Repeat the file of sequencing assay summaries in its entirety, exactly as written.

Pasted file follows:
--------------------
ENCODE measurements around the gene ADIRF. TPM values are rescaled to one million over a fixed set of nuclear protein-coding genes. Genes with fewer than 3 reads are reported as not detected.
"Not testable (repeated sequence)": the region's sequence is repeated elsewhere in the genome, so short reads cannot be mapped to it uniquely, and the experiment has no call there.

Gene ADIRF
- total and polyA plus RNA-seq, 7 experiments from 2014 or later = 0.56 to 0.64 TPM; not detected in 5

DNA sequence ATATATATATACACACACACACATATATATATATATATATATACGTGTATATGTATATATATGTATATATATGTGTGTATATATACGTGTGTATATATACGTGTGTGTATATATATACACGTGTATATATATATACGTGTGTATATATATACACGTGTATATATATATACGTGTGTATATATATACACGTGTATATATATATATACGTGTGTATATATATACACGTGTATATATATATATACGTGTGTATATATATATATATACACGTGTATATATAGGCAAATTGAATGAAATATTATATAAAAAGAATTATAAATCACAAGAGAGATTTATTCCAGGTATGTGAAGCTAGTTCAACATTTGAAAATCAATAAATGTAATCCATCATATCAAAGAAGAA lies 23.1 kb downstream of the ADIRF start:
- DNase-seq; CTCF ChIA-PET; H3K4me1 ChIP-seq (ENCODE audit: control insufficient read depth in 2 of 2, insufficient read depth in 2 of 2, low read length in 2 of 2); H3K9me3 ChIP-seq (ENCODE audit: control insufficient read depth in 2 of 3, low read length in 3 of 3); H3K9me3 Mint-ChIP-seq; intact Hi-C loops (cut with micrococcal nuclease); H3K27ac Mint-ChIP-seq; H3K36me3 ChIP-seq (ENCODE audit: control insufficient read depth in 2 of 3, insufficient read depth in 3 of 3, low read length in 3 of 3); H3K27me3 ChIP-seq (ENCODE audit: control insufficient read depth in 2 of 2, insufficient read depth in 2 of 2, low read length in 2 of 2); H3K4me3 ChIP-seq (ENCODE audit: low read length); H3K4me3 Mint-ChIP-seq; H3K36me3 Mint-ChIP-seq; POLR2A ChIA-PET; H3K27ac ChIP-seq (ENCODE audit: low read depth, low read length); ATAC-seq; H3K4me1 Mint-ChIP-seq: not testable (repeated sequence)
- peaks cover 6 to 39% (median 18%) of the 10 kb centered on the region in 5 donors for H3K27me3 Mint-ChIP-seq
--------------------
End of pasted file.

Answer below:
ENCODE measurements around the gene ADIRF. TPM values are rescaled to one million over a fixed set of nuclear protein-coding genes. Genes with fewer than 3 reads are reported as not detected.
"Not testable (repeated sequence)": the region's sequence is repeated elsewhere in the genome, so short reads cannot be mapped to it uniquely, and the experiment has no call there.

Gene ADIRF
- total and polyA plus RNA-seq, 7 experiments from 2014 or later = 0.56 to 0.64 TPM; not detected in 5

DNA sequence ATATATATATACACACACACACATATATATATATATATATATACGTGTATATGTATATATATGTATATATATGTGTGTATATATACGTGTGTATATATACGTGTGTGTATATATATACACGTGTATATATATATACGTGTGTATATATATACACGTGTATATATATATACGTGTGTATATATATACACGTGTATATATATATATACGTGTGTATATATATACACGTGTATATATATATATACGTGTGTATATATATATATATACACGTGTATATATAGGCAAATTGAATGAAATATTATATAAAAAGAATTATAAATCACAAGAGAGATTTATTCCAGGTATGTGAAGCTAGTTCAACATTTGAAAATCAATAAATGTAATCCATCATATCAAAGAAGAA lies 23.1 kb downstream of the ADIRF start:
- DNase-seq; CTCF ChIA-PET; H3K4me1 ChIP-seq (ENCODE audit: control insufficient read depth in 2 of 2, insufficient read depth in 2 of 2, low read length in 2 of 2); H3K9me3 ChIP-seq (ENCODE audit: control insufficient read depth in 2 of 3, low read length in 3 of 3); H3K9me3 Mint-ChIP-seq; intact Hi-C loops (cut with micrococcal nuclease); H3K27ac Mint-ChIP-seq; H3K36me3 ChIP-seq (ENCODE audit: control insufficient read depth in 2 of 3, insufficient read depth in 3 of 3, low read length in 3 of 3); H3K27me3 ChIP-seq (ENCODE audit: control insufficient read depth in 2 of 2, insufficient read depth in 2 of 2, low read length in 2 of 2); H3K4me3 ChIP-seq (ENCODE audit: low read length); H3K4me3 Mint-ChIP-seq; H3K36me3 Mint-ChIP-seq; POLR2A ChIA-PET; H3K27ac ChIP-seq (ENCODE audit: low read depth, low read length); ATAC-seq; H3K4me1 Mint-ChIP-seq: not testable (repeated sequence)
- peaks cover 6 to 39% (median 18%) of the 10 kb centered on the region in 5 donors for H3K27me3 Mint-ChIP-seq